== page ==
Is re-hosting your mainframe really future-proofing your business?May 28, 2021
The mainframe is big, expensive – and often essential. For many businesses, it has been the core component of their IT for decades, diligently processing high-volume transactions with unmatched reliability and performance.
However, times are changing. In today’s volatile, fast-paced world, agility pays off. Businesses that can react faster, adapt quicker, and match their infrastructure to demand are best placed to gain a competitive advantage. The growth of Cloud computing has been a key enabler of this agility, allowing access to limitless scale, capacity, and flexibility: all things that the mainframe struggles to provide.
Many businesses choose to re-host their mainframes, moving essential applications to cheaper, modern hardware alternatives, as a way to retire their ‘legacy’ technology and adopt a more distributed and agile IT model to support their business for the future, as well as getting rid of costly mainframe maintenance and licensing fees.
But traditional mainframe re-hosting might not actually be the easy modernization solution it appears to be—and is actually much more restrictive than it seems at first. Although it doesn’t involve the change in skills and development paradigm of a re-factoring or re-engineering project (where the mainframe applications are converted or rebuilt in a modern computing language to run in a non-mainframe environment) its benefits are limited.
The main cause of this is the fact that in a traditional re-hosting scenario the mainframe code is not converted; it is simply picked up and dropped into a new environment. To run it, the mainframe environment must be emulated through specialized software.
What businesses find is that they move from one type of lock-in (to the mainframe and IBM software) to another (to the re-hoster’s emulation software). They must still develop in the legacy code, and they must still adhere to the restrictive development practices they used on the mainframe—the only difference is that it generally costs them less.
Businesses with a more forward-looking view may start to see problems here. There is much value to be gained by being able to develop mainframe applications; modern Agile and DevOps practices (which need modern code) create much more potential for competitive differentiation and fast responses to market changes. Using a modern language—rather than the somewhat antiquated COBOL coding language—gives the business a far less limited talent pool of developers to hire.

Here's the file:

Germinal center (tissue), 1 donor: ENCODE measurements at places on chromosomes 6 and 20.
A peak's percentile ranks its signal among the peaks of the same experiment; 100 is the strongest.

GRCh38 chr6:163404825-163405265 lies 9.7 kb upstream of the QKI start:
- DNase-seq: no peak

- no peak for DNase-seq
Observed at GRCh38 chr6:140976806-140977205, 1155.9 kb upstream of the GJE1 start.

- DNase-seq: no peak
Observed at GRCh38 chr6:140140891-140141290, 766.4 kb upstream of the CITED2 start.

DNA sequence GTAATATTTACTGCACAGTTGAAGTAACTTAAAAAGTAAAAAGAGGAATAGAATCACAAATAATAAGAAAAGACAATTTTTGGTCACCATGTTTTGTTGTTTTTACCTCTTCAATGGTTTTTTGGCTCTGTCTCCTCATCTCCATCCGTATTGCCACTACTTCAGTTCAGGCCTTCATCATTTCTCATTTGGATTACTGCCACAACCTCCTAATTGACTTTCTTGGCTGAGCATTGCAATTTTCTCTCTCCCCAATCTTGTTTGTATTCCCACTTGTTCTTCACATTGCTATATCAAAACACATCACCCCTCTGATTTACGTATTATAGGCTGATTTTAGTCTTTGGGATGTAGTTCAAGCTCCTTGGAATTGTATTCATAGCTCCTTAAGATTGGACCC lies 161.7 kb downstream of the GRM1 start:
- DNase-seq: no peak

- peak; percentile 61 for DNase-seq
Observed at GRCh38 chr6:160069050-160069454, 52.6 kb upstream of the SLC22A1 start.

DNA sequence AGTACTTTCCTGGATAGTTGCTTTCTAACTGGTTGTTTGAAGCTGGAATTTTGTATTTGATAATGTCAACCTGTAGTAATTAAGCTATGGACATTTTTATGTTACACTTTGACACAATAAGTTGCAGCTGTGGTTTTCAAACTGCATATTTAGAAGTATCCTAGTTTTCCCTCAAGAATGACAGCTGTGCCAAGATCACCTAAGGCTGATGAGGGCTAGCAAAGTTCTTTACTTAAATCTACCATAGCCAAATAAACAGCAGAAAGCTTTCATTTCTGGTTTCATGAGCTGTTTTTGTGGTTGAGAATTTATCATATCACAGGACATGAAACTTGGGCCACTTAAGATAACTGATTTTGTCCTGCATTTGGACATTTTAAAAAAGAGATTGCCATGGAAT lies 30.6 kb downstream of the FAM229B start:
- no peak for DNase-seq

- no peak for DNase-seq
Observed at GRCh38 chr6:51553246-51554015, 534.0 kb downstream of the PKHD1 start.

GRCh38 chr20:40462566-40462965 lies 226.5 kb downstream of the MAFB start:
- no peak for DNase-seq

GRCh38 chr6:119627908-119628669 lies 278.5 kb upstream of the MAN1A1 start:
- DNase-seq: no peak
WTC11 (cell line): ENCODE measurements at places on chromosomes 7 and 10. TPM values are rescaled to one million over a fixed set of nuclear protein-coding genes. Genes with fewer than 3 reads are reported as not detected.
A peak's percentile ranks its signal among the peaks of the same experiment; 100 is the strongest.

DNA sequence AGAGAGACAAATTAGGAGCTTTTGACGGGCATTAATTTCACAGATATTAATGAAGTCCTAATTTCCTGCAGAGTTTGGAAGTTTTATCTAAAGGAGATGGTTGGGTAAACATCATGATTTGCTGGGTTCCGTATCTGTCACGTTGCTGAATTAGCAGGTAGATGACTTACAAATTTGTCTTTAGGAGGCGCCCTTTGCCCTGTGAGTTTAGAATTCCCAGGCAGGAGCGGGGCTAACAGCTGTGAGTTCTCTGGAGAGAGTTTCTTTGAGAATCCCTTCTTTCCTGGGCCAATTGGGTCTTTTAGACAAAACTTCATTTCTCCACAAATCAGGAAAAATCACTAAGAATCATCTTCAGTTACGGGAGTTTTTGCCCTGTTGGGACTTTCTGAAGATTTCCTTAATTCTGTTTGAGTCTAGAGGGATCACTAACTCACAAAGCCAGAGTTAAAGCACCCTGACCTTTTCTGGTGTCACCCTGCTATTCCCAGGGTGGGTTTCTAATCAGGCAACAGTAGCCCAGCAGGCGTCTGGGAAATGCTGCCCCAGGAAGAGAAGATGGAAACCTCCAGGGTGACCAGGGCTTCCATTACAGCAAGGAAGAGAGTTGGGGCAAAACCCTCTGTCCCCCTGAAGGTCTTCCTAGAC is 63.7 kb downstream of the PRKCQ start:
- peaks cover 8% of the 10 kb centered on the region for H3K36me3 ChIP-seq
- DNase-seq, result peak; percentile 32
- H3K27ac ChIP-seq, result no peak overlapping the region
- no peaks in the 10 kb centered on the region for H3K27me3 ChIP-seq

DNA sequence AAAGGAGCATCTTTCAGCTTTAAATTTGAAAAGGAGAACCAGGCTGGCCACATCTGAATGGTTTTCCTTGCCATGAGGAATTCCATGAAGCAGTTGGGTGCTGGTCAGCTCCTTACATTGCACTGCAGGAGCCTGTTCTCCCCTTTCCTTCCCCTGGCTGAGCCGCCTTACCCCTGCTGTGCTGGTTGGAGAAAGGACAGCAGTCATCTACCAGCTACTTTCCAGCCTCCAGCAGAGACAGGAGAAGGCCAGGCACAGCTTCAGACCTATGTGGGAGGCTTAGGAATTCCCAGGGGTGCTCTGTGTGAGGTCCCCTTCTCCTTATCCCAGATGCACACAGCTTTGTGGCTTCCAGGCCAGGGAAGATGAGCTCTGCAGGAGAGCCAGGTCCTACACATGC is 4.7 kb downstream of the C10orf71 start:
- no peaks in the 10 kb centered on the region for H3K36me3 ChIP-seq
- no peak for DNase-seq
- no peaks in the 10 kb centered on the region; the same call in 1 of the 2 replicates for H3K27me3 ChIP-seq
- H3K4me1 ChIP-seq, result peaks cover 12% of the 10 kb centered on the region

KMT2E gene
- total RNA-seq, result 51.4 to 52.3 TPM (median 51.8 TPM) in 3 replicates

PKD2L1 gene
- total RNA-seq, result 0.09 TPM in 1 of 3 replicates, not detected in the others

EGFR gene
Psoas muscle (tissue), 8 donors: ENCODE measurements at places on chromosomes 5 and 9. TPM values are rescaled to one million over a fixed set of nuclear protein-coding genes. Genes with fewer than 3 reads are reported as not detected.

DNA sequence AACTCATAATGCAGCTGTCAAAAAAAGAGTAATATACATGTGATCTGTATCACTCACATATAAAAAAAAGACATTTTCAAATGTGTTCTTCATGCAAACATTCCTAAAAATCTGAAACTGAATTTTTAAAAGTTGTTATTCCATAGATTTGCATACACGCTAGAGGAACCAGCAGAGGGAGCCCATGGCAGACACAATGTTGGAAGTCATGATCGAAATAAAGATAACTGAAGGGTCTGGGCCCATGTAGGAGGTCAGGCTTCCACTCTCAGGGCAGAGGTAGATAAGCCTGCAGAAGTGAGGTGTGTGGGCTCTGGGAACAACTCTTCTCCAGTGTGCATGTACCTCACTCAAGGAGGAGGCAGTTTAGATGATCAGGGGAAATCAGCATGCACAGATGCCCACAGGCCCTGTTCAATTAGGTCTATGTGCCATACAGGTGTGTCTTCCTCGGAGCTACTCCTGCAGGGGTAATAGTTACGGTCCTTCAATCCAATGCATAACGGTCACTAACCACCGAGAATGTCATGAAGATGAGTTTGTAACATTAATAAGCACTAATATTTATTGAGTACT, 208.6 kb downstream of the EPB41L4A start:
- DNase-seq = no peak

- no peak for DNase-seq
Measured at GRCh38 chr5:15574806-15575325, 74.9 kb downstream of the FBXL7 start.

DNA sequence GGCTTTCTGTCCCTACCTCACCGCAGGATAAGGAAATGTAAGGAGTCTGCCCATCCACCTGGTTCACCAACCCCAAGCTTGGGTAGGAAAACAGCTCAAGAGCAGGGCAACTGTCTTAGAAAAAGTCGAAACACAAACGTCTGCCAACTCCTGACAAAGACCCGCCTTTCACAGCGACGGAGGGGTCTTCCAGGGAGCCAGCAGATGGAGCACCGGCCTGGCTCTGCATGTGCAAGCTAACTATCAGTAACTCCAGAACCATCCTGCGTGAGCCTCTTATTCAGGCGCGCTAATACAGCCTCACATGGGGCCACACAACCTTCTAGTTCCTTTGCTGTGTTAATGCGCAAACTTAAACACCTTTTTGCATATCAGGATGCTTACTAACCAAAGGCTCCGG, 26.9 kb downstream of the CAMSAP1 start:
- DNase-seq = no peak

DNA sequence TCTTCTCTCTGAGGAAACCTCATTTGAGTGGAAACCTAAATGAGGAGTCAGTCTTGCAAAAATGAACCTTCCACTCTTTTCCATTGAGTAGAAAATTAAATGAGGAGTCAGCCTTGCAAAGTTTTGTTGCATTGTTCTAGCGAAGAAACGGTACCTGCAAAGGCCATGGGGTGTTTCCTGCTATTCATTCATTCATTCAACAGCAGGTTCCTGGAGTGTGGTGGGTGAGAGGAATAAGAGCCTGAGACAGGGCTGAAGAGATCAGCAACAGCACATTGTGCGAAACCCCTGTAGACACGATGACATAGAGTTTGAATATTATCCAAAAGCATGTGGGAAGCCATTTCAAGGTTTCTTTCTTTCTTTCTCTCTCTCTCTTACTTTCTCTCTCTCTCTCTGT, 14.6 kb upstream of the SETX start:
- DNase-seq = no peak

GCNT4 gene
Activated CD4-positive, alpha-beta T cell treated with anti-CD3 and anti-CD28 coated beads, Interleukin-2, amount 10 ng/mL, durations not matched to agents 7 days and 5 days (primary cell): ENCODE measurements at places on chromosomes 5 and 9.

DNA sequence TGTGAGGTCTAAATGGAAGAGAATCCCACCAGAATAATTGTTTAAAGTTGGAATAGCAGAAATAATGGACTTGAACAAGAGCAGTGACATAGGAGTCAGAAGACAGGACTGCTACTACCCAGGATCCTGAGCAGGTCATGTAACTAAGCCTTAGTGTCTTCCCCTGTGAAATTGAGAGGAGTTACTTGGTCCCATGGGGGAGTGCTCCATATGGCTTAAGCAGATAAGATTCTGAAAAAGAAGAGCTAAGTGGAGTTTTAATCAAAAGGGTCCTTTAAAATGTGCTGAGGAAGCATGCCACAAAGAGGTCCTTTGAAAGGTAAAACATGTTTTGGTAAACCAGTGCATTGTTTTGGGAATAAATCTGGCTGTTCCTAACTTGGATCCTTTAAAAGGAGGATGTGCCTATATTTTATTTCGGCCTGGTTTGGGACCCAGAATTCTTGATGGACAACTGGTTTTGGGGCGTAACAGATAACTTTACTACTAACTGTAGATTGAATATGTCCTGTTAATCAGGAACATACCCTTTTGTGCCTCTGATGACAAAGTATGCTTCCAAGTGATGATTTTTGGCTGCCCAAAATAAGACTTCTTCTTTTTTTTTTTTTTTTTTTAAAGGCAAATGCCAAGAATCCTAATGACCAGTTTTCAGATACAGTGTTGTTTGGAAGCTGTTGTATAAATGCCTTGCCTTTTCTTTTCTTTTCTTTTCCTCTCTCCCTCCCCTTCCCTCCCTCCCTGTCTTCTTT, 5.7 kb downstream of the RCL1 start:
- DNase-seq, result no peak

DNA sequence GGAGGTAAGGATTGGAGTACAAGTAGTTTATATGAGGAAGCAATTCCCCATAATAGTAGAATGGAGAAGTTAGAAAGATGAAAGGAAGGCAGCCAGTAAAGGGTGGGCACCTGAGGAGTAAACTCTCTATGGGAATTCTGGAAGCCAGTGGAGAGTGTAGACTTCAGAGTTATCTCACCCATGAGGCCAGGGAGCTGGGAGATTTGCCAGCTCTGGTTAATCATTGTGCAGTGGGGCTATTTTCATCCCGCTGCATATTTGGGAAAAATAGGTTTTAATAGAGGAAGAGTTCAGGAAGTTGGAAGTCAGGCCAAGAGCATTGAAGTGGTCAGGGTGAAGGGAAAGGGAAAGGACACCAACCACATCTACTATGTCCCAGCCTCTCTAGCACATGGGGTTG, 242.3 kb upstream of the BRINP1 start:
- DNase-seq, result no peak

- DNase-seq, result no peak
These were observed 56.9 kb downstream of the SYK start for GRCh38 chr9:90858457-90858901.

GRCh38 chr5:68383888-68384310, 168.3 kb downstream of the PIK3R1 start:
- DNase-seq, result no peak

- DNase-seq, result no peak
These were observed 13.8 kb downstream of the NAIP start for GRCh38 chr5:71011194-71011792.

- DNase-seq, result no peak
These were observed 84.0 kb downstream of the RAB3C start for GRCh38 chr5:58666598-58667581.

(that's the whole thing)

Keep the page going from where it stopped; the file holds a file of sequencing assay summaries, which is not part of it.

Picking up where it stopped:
Of course, rehosted applications can be refactored or reengineered later. But if the code has not yet been modified, a separate project will be required to do it. For businesses who have already spent time and money on a rehosting project, it will essentially mean starting from square one, right from the mainframe itself.
To truly future-proof the business, the core applications must be converted to a modern computing language, and before now, that has meant considerable time, cost, and risk. However, the technology now exists to automatically convert mainframe code into modern, open-source languages without the need for emulation.
Asysco has one such solution. Our automated transformation engine is able to test, convert and drop the mainframe code into a modern environment whilst still being able to develop in COBOL—essentially re-hosting and factoring the mainframe applications at the same time. Once the system is transitioned, the engine is no longer needed, so there’s no lock-in. Businesses can minimize disruption, save immediate cost and start developing applications whenever they choose—whether that’s just a few months or a few years. And all of that without any incremental risk compared to traditional re-hosting.
If the aim of your mainframe modernization initiative is to future-proof your business, you may want to rethink traditional re-hosting. Speak to us about how Asysco can help you modernize your mainframe quickly and efficiently while giving your business the best possible flexibility and choice for the future.